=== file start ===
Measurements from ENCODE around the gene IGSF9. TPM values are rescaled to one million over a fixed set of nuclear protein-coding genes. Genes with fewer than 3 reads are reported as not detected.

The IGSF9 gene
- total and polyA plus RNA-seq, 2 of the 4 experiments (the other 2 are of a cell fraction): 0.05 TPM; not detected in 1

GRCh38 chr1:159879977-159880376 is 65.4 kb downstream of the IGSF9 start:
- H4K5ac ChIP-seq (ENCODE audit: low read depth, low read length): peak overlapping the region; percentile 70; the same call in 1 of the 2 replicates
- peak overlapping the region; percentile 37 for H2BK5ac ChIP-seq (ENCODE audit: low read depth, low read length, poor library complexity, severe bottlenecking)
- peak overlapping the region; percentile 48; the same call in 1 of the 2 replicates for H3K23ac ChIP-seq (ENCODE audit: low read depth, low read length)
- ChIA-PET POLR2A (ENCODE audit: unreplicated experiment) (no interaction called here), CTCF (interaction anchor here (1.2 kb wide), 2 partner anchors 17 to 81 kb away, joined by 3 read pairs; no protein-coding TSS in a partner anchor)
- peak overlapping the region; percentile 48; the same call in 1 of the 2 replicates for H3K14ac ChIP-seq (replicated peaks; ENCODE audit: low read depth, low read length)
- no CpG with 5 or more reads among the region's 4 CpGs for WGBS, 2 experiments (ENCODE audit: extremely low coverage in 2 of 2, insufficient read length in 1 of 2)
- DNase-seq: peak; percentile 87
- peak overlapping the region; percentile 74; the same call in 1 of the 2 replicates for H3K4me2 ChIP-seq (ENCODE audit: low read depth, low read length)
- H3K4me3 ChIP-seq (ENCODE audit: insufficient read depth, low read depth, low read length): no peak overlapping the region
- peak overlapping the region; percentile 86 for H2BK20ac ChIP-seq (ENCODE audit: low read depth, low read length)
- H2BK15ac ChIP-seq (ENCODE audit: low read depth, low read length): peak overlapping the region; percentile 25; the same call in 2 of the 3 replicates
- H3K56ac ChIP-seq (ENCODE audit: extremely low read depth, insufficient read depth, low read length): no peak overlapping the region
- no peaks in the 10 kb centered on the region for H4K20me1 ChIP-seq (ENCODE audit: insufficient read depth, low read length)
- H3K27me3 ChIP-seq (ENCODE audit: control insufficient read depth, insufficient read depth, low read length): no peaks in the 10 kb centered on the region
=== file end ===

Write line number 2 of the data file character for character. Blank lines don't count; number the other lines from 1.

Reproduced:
The IGSF9 gene